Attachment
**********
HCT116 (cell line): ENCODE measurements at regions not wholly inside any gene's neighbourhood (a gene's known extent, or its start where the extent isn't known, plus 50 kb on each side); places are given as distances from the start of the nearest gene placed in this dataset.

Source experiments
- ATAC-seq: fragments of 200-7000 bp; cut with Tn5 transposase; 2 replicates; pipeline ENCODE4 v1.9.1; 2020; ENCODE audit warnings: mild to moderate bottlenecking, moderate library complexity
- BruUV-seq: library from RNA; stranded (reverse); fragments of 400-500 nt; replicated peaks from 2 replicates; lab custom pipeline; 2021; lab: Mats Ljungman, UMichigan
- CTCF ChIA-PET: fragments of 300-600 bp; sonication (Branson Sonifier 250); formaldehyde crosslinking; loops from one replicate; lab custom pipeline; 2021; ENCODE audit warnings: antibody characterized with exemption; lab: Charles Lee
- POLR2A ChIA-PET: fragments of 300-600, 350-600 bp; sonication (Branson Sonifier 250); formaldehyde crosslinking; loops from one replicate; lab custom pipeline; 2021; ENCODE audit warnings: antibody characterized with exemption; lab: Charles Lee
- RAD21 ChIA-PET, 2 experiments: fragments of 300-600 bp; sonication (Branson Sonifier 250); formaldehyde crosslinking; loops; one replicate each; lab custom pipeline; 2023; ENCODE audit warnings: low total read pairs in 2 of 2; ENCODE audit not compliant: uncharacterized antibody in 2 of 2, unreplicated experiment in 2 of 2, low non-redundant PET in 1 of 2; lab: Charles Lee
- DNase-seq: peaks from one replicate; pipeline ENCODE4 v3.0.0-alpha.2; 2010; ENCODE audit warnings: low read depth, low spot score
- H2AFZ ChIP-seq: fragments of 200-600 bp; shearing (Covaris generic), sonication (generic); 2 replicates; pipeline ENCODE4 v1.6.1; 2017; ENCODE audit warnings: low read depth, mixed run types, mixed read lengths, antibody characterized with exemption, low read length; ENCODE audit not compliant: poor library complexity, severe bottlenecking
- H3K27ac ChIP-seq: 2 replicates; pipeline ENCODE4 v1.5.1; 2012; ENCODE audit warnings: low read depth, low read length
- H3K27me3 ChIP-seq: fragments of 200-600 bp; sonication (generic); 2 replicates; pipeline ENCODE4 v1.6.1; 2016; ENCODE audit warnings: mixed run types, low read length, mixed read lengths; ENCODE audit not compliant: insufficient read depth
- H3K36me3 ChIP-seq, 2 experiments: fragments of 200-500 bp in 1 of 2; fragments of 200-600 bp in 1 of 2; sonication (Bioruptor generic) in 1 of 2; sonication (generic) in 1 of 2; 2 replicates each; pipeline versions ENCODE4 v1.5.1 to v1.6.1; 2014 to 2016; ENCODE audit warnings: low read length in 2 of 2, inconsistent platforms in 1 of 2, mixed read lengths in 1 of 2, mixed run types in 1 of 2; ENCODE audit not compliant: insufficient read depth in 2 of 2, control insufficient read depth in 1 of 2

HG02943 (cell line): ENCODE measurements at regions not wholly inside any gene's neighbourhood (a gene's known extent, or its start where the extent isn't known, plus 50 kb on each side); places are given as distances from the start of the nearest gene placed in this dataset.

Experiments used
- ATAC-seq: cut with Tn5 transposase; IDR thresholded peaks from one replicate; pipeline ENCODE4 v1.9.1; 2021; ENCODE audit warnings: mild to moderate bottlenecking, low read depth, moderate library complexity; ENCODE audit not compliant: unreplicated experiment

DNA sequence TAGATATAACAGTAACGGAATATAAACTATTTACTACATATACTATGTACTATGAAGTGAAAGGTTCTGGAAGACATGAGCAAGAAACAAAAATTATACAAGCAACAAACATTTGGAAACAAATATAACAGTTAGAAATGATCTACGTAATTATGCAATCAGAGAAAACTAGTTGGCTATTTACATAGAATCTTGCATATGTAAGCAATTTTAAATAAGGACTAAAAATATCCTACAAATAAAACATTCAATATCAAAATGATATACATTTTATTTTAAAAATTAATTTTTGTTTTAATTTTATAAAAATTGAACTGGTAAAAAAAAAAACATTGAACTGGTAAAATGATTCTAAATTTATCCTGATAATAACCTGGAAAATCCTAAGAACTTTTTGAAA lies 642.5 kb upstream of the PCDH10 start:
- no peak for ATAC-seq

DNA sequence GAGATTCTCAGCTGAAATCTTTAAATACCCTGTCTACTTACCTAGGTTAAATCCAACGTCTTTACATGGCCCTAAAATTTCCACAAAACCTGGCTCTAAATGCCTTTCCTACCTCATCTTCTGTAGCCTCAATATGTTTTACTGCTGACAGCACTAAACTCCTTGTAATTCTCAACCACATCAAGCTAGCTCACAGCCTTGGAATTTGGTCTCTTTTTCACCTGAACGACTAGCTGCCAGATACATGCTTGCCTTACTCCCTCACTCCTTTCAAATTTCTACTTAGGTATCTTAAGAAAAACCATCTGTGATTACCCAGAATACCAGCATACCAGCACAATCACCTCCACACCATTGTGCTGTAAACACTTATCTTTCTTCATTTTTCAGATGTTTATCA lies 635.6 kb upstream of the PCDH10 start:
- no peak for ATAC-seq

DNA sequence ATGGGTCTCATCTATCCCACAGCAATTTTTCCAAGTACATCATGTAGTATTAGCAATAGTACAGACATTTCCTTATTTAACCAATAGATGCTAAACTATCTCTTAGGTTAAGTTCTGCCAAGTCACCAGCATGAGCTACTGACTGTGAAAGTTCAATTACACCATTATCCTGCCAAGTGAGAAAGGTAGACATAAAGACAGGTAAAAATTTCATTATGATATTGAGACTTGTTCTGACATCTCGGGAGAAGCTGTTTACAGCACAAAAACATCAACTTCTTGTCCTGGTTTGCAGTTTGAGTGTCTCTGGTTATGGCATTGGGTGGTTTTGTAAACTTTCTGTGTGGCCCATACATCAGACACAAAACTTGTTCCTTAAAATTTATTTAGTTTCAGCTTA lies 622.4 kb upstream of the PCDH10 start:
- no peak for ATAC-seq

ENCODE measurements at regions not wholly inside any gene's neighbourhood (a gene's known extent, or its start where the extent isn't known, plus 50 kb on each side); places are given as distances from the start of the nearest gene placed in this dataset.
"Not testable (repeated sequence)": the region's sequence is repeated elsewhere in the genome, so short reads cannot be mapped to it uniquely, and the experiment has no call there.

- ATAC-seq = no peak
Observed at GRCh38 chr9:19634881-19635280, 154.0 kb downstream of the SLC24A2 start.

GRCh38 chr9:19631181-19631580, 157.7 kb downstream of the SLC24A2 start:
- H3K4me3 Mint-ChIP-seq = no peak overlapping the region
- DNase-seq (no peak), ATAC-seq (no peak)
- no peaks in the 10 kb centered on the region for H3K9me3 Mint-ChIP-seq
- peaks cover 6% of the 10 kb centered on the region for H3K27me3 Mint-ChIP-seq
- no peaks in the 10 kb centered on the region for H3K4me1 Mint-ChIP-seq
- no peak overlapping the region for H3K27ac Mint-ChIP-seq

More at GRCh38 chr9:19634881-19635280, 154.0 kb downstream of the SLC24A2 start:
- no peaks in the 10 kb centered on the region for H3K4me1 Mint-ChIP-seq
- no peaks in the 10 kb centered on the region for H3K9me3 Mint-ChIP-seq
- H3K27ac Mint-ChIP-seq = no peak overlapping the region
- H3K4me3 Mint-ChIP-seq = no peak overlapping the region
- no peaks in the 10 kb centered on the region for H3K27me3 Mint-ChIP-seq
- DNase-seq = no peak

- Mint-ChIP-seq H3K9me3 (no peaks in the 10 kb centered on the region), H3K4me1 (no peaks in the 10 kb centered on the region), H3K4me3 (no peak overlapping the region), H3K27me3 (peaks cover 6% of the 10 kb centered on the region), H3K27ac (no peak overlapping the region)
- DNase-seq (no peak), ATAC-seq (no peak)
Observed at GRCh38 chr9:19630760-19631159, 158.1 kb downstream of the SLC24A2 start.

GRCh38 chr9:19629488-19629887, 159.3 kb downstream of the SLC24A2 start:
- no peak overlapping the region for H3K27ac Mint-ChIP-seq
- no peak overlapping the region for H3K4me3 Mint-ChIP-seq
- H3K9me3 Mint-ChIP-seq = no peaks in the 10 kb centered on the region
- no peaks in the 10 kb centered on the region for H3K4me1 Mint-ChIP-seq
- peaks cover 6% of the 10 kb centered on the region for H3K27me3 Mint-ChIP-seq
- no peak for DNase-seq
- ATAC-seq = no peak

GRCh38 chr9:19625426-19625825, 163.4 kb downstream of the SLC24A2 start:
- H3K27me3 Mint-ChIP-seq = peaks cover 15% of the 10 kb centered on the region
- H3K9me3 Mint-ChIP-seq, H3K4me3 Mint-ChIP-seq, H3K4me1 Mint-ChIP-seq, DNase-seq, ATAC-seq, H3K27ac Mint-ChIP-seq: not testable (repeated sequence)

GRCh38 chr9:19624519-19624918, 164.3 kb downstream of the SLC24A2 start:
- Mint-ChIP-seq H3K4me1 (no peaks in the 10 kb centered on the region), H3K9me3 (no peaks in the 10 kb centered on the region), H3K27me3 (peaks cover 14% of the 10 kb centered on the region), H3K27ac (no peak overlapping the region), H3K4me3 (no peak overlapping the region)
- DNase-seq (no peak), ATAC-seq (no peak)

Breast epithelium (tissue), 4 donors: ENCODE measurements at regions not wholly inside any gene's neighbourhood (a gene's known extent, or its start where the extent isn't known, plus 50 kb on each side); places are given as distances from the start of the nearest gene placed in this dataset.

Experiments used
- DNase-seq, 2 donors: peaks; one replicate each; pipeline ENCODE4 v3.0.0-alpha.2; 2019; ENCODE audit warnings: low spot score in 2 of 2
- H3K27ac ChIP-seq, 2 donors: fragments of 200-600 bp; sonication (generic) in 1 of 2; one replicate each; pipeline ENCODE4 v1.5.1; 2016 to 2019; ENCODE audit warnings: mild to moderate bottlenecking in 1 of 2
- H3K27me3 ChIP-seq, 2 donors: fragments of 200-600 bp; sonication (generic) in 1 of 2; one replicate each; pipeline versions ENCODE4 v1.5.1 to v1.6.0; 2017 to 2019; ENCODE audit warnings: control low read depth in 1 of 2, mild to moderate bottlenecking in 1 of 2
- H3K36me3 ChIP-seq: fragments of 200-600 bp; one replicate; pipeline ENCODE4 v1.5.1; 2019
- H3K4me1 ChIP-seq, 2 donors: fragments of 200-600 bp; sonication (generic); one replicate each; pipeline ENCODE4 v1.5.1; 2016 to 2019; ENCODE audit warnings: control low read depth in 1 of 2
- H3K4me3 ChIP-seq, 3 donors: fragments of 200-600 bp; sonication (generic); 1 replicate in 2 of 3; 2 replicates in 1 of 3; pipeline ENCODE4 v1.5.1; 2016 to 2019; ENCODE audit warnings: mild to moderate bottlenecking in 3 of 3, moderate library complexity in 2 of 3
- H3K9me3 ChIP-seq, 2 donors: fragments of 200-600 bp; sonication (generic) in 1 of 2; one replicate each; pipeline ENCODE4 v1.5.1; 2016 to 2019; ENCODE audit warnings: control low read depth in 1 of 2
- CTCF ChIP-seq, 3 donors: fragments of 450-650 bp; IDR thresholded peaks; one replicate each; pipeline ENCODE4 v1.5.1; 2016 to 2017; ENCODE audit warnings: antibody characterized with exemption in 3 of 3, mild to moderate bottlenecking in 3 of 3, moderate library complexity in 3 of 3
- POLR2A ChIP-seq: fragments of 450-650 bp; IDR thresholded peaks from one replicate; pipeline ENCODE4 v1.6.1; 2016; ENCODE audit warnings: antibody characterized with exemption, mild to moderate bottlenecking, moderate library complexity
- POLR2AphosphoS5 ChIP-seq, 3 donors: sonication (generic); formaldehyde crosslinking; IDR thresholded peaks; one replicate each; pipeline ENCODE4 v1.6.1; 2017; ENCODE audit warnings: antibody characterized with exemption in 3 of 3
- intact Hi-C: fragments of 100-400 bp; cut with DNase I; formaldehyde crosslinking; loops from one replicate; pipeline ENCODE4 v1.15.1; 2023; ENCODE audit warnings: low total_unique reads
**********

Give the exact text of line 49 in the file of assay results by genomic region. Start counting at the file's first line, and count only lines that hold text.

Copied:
- no peak for DNase-seq